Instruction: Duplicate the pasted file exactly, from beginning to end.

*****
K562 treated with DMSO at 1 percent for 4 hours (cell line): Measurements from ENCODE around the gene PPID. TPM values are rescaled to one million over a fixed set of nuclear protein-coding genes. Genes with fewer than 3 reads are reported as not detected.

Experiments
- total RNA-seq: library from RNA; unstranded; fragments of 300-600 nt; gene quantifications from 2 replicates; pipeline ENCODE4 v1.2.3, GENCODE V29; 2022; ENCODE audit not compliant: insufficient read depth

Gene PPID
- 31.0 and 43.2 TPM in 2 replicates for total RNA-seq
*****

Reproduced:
K562 treated with DMSO at 1 percent for 4 hours (cell line): Measurements from ENCODE around the gene PPID. TPM values are rescaled to one million over a fixed set of nuclear protein-coding genes. Genes with fewer than 3 reads are reported as not detected.

Experiments
- total RNA-seq: library from RNA; unstranded; fragments of 300-600 nt; gene quantifications from 2 replicates; pipeline ENCODE4 v1.2.3, GENCODE V29; 2022; ENCODE audit not compliant: insufficient read depth

Gene PPID
- 31.0 and 43.2 TPM in 2 replicates for total RNA-seq